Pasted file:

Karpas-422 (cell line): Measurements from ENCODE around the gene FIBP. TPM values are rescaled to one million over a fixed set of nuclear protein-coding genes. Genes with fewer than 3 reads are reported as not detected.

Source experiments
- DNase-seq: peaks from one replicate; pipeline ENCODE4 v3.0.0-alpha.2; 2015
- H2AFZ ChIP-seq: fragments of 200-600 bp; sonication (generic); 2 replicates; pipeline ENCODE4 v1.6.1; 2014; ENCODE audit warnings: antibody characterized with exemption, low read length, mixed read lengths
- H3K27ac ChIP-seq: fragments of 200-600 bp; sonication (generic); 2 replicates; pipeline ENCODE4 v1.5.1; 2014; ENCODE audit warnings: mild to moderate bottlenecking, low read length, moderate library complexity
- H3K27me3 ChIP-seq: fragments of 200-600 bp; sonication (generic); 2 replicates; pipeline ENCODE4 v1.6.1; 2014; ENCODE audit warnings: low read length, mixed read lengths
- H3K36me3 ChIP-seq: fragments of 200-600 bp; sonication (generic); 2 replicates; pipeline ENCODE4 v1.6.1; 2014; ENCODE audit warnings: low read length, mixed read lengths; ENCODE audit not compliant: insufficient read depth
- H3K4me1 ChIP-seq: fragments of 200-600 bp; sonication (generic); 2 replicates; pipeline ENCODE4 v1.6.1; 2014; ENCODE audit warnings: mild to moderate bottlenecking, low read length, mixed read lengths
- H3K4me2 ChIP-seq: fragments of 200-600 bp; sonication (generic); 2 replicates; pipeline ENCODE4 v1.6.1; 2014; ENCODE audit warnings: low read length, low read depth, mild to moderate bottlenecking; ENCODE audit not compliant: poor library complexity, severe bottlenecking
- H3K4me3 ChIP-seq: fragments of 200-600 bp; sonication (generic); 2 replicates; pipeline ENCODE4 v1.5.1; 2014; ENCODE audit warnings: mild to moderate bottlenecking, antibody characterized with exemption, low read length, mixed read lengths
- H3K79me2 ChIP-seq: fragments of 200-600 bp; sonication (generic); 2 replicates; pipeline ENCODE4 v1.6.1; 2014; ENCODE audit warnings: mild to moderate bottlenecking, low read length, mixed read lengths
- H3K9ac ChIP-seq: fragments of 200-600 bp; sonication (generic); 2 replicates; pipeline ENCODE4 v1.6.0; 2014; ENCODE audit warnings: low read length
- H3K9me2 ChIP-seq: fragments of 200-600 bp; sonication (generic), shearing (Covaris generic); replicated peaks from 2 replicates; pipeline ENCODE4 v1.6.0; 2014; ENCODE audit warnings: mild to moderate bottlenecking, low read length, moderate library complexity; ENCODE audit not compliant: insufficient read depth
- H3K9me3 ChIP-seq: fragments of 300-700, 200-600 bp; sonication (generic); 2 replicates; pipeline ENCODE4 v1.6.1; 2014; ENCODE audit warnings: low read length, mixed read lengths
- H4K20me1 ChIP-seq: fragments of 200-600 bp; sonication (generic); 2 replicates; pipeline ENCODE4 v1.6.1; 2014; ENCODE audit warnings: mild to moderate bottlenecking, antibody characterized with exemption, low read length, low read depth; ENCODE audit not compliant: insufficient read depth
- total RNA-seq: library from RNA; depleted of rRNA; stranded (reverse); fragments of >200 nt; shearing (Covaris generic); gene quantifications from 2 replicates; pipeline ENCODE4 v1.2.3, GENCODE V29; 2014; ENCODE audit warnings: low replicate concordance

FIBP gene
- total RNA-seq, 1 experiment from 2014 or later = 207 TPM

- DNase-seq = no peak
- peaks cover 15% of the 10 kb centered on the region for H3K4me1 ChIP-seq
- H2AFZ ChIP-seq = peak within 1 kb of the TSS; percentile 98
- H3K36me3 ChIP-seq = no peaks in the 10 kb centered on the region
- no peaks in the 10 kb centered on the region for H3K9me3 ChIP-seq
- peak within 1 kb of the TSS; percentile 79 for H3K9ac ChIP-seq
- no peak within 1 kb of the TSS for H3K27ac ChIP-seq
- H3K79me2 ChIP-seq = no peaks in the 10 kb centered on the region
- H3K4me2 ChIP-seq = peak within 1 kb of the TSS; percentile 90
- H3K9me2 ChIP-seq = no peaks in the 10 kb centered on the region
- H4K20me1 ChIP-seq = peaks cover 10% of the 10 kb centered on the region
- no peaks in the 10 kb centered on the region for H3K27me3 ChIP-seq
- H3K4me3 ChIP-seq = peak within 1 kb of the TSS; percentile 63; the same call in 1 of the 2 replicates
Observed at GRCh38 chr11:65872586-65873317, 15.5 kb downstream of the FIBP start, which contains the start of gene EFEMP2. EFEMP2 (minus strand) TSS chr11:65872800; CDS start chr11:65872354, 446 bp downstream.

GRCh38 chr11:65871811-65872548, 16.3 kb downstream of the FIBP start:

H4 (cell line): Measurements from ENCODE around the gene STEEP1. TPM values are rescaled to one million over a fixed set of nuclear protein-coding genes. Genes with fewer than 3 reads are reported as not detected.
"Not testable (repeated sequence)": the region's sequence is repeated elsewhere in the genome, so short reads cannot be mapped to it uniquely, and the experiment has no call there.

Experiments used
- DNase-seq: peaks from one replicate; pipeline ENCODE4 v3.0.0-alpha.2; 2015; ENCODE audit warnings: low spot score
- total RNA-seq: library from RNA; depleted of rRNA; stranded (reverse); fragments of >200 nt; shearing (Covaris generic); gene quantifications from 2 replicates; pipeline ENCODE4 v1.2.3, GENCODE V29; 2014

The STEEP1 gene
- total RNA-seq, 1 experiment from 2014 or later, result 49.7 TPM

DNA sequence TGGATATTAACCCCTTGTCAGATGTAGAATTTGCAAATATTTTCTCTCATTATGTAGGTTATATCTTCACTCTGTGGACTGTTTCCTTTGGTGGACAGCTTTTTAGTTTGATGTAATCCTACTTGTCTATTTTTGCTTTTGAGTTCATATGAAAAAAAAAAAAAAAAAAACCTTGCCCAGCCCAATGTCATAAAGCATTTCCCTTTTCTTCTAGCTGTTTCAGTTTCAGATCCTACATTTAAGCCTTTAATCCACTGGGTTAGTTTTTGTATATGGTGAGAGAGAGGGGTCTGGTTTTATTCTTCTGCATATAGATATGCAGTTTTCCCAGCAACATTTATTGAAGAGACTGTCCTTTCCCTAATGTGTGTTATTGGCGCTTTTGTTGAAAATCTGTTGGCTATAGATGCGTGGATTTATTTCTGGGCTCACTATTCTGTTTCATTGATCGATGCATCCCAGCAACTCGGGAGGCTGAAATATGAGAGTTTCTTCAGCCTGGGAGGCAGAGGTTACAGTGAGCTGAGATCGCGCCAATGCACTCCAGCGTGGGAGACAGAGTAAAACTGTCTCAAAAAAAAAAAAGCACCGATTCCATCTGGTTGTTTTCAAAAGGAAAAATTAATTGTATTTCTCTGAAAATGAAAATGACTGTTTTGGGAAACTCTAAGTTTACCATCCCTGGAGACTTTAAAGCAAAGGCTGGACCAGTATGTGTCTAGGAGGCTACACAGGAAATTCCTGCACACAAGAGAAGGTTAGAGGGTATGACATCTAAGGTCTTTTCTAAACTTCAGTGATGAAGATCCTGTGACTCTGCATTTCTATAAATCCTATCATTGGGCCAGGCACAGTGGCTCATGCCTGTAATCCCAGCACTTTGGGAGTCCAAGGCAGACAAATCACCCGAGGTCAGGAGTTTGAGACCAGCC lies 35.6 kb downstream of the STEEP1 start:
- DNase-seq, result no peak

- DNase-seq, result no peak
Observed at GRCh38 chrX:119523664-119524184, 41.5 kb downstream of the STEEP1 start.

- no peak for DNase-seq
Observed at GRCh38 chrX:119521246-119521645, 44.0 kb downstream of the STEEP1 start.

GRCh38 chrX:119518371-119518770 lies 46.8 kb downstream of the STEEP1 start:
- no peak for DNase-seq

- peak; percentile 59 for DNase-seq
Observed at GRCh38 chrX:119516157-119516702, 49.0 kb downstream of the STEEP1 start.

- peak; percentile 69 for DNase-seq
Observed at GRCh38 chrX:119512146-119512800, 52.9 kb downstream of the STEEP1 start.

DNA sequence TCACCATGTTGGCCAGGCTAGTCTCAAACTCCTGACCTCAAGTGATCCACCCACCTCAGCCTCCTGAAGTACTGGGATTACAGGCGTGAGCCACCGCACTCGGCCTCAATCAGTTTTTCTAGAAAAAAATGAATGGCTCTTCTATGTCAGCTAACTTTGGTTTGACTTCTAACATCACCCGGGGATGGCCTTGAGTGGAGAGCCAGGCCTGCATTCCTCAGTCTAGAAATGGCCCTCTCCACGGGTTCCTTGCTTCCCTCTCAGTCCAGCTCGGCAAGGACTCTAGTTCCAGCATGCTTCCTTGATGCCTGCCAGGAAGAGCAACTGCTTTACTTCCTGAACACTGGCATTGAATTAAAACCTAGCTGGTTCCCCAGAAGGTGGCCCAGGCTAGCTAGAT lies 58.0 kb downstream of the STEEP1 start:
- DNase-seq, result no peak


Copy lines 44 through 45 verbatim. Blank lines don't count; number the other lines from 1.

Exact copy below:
Observed at GRCh38 chrX:119523664-119524184, 41.5 kb downstream of the STEEP1 start.

- no peak for DNase-seq